HR Clairvoyance: Using Predictive Analytics to Take Your HR Process to the Next Level

Predictive HR analytics continue to be tipped as the ‘next big thing’, the year’s ‘disruptive technology’, and the cutting edge human resources ‘must-have’. And it’s not surprising, given that analytics present a new way to use data – a shift from reporting on the past to forecasting the future that doesn’t require tarot cards or a crystal ball. However, it begs the question, why are analytics so often featured in those January ‘the year ahead’ lists? Shouldn’t they have moved from “disruptive” to “business as usual” by now?

The key is to look for predictive analytics packages that not only draw on all your HR data but also mine the contents of other internal and external data sources

Possibly, the reason is that while everyone agrees that they are a ‘good thing’, businesses and users are still struggling to apply analytics in a practical fashion. Maybe a few pointers on the practical use of predictive analytics are required…

Match Your Recruitment Activity to Your Employee Turnover

Your HRMS can ease the difficulties in employee turnover. Traditionally, people leave and then the recruitment process to replace them begins. But what if you knew in advance they were leaving (not individuals but overall numbers)? Then you could have your replacements ready and waiting – minimal lag, minimal downtime, minimal loss of productivity. 2015 case study research from Bersin by Deloitte looked at a predictive turnover model. The received wisdom was that employees left for reasons related to compensation, but the model showed that other factors were more influential, including employee tenure, marital status, and their supervisor’s tenure. Knowing this, steps could be taken to bring down the turnover rate, all of this achieved via predictive analytics in your HRMS.

More Sophisticated Employee Engagement

So many organizations still see the staff survey questionnaire as the beginning and end of their employee engagement strategy. But by pooling the survey data with business information held elsewhere – such as sick leave, training, promotion, performance assessment, and even customer satisfaction, sales, and productivity statistics – deeper insights can be gained which can drive workforce deployment, process improvements, employee stakeholder involvement and longer-term strategy.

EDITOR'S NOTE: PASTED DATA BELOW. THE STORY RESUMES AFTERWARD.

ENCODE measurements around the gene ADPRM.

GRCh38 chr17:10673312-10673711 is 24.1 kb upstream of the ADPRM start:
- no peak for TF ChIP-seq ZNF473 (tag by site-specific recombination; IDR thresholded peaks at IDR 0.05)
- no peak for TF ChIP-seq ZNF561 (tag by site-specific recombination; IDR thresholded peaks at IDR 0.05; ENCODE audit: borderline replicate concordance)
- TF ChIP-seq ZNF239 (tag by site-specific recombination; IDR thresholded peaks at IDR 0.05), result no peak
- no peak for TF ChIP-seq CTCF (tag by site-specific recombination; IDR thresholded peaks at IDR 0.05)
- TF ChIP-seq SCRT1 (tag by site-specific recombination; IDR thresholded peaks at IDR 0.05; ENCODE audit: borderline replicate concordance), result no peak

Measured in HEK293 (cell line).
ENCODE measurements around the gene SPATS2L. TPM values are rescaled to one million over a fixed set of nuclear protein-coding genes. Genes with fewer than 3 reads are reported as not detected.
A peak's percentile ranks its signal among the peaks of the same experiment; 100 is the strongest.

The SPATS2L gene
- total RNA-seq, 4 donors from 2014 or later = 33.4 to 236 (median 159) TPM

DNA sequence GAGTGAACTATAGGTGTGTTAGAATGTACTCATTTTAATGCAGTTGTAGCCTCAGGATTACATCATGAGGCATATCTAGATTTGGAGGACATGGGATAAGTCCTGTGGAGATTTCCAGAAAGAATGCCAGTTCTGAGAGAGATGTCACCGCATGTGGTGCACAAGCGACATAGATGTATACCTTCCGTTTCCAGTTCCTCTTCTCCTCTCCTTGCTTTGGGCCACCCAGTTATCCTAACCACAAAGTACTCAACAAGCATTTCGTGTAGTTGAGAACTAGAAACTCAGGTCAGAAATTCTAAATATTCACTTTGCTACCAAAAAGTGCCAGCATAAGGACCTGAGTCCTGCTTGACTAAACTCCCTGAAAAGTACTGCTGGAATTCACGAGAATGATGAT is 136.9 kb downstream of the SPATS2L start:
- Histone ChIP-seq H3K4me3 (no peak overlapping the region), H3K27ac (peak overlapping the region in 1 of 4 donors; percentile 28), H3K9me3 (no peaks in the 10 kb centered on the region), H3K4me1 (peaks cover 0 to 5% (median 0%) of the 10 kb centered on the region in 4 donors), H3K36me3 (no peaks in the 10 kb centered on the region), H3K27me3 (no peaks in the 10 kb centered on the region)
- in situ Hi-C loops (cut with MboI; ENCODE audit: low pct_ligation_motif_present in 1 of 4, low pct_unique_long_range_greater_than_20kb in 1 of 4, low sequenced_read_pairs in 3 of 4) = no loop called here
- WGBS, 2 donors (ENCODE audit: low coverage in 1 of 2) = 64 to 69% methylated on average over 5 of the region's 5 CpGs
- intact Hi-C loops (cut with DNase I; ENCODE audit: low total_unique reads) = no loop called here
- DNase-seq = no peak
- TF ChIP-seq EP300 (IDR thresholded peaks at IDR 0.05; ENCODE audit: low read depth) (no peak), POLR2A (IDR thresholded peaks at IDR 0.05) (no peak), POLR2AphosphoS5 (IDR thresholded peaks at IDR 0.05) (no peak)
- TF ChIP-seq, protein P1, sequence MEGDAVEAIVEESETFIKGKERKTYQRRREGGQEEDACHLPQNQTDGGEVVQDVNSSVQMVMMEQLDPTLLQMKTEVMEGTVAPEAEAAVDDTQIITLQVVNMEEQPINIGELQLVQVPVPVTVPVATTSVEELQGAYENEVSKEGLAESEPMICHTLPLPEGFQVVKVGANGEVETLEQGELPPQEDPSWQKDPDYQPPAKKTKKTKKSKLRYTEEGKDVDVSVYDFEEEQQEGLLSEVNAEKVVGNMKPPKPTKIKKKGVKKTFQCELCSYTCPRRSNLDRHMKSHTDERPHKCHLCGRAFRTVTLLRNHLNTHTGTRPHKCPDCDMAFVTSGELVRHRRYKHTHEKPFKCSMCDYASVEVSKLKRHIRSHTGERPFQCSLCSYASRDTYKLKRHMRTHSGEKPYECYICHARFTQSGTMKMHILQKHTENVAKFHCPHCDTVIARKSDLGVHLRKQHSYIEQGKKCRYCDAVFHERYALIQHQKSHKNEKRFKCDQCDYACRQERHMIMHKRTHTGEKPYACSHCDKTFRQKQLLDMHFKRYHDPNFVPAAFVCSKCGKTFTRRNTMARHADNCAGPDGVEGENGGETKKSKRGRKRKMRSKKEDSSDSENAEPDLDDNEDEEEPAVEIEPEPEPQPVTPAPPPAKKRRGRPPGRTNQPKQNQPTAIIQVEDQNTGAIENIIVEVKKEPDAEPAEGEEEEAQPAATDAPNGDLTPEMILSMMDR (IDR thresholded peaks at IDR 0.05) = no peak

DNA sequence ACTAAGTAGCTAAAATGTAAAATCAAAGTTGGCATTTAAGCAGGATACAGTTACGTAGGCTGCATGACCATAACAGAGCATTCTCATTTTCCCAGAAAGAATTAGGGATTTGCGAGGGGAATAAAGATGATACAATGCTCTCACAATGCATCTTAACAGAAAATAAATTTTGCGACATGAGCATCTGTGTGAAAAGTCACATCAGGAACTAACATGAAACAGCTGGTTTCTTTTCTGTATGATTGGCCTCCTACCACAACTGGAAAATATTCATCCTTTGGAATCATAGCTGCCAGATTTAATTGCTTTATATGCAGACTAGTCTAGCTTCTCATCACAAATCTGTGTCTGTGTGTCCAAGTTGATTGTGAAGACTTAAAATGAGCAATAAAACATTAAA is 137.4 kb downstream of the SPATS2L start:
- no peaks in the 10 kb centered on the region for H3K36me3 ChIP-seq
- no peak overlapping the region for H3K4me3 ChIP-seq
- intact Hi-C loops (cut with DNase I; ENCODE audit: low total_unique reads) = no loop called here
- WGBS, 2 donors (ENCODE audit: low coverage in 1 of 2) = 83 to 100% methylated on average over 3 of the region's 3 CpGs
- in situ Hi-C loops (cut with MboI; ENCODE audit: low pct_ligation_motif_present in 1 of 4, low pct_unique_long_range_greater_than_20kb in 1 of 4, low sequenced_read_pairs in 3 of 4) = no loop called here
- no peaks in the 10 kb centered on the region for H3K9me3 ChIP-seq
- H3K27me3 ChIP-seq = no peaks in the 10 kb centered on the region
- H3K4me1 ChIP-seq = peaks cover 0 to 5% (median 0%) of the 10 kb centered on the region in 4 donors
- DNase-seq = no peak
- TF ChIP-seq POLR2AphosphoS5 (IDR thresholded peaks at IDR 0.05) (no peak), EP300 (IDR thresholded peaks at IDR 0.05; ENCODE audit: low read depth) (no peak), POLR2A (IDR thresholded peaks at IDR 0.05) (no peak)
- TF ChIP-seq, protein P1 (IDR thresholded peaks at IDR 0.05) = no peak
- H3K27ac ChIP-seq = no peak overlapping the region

Break Free of Your Absence Cycle

Every employer tracks absenteeism and the reasons for absenteeism. Yet still, the tactics used to tackle workplace absence tend to focus on the individual, effectively a case of picking off the statistics one at a time. However, a predictive model that takes the past absence patterns and combines them with data on employee demographics, work roles and duties, and other relatively fixed variables can produce a picture of your potential trouble spots within the organization – the future risk areas. You should be able to forecast future patterns and trends of absence, even including likely causes and duration. Which, of course, gives you the opportunity to take steps to mitigate and even avoid repeating the past.

Recommended Reading: HRMS Vendor Guide - Find Vendors Applying Predictive Analytics in their HRMS

The key is to look for predictive analytics packages that not only draw on all your HR data but also mine the contents of other internal and external data sources, such as your financial and operational systems, facts and figures regarding the wider employment market, economy and your position within them. Using all this data and your HRMS you may just achieve HR clairvoyance.

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Dave Foxall

About the author…

Dave has worked as HR Manager for the Ministry of Justice for a number of years, he now writes on a broad range of topics including jazz music, and, of course, the HRMS software market.

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Dave Foxall

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